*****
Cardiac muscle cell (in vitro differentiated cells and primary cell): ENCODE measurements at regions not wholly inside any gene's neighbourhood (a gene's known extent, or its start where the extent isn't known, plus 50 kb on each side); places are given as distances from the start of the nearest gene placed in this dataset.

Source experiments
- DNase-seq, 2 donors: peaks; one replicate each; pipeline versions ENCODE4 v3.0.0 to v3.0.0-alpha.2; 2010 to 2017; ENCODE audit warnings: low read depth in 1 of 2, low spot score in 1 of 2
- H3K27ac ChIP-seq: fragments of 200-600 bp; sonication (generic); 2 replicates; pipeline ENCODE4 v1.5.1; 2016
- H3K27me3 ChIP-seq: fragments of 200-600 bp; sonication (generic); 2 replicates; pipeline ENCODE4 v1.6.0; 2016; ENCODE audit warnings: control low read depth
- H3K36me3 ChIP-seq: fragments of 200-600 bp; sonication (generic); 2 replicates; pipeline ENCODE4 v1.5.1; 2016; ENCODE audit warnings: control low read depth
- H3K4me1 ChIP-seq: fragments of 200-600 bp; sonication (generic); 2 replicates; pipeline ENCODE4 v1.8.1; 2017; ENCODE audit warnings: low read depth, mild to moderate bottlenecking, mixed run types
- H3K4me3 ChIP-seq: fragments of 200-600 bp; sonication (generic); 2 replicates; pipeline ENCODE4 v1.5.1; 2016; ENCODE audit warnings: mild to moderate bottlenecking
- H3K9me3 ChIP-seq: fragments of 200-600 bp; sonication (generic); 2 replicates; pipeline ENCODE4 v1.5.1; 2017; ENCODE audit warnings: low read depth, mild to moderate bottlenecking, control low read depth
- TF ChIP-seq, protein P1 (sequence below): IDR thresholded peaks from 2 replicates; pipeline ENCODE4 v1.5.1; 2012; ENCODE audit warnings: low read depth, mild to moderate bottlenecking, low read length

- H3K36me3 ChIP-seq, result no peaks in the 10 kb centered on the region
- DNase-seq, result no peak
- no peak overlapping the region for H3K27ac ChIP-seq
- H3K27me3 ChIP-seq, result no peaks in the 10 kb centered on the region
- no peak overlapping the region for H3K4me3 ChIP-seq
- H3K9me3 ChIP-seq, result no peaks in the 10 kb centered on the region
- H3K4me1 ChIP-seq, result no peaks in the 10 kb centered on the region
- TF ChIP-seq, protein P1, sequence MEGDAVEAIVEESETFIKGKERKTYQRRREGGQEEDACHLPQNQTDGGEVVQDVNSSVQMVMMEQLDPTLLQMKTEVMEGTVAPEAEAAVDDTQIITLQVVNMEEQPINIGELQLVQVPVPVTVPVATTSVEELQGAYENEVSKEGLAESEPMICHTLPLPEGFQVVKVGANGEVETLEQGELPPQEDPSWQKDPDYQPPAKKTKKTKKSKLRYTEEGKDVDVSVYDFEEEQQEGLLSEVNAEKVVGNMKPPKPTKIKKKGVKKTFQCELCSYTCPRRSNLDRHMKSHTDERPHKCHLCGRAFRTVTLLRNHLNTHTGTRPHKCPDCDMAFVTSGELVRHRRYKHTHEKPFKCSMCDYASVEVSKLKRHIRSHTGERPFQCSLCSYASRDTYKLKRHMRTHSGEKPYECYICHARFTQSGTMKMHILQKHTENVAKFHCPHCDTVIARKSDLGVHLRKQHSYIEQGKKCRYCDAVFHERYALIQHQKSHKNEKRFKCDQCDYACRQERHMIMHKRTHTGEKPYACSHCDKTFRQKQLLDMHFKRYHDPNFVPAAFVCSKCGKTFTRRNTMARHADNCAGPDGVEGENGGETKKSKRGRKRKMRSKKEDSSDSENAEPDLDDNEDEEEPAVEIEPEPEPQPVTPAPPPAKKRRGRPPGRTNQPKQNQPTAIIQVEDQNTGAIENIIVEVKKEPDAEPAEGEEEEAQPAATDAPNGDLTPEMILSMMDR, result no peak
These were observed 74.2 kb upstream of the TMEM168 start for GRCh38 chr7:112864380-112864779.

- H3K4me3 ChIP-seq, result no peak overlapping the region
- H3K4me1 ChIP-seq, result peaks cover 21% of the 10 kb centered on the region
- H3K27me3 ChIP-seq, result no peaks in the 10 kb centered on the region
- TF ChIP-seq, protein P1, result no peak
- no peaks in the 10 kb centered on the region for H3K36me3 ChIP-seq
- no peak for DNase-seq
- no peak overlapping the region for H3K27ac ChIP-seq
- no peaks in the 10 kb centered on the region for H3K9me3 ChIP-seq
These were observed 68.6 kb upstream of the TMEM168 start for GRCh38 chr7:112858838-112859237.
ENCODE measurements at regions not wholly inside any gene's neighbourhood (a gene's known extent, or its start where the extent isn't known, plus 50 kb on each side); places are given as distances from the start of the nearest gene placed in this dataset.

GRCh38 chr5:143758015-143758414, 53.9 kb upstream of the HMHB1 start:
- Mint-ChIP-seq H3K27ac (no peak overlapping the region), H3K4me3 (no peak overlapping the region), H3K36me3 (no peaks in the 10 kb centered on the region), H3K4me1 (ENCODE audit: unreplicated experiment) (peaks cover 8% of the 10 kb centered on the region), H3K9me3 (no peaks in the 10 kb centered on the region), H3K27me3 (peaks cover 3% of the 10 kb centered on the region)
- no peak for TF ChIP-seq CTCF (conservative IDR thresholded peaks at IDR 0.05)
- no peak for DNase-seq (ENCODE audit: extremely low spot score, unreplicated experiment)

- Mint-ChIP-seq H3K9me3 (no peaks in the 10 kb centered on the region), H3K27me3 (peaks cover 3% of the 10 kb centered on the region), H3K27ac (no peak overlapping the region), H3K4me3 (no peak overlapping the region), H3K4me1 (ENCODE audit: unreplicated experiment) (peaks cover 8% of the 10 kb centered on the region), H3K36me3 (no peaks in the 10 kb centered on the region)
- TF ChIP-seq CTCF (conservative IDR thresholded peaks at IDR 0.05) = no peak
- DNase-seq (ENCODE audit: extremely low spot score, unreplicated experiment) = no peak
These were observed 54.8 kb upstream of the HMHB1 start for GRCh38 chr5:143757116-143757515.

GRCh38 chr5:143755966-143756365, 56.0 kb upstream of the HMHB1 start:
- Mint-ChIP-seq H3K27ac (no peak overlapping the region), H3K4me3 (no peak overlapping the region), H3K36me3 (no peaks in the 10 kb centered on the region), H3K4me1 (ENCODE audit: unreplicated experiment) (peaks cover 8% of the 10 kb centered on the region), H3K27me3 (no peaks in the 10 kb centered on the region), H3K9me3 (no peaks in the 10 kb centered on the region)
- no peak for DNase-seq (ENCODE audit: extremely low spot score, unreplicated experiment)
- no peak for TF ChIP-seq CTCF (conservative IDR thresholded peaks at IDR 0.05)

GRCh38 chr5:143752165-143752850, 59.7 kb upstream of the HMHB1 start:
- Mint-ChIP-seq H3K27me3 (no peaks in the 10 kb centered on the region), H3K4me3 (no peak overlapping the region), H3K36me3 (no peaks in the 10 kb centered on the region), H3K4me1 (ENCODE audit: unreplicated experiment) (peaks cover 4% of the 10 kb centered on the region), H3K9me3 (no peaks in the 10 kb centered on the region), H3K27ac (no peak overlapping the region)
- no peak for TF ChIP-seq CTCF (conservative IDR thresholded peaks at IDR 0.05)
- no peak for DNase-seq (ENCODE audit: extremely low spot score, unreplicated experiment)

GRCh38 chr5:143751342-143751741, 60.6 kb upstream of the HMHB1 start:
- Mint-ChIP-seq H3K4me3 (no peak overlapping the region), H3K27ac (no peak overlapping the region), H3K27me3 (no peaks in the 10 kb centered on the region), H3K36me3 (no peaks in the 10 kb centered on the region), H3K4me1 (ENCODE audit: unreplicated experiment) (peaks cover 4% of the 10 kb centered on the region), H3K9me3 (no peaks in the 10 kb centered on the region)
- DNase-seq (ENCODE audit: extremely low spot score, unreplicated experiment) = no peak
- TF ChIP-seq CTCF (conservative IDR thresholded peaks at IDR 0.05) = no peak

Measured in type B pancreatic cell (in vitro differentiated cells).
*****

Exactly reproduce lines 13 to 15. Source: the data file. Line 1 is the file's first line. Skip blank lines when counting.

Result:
- no peak overlapping the region for H3K27ac ChIP-seq
- H3K27me3 ChIP-seq, result no peaks in the 10 kb centered on the region
- no peak overlapping the region for H3K4me3 ChIP-seq